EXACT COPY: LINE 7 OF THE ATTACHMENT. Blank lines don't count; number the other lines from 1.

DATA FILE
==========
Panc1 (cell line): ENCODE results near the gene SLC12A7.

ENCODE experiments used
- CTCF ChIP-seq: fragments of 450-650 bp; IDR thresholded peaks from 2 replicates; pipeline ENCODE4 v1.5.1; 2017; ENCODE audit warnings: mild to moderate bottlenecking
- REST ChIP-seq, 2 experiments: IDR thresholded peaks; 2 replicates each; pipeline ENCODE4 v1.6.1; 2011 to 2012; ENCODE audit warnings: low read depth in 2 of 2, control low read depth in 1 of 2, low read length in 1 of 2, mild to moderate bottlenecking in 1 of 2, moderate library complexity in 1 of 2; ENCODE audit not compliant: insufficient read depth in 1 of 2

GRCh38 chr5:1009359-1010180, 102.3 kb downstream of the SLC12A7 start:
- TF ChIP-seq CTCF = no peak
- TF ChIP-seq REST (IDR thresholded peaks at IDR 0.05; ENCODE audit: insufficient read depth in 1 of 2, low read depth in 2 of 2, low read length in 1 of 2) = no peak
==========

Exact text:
- TF ChIP-seq REST (IDR thresholded peaks at IDR 0.05; ENCODE audit: insufficient read depth in 1 of 2, low read depth in 2 of 2, low read length in 1 of 2) = no peak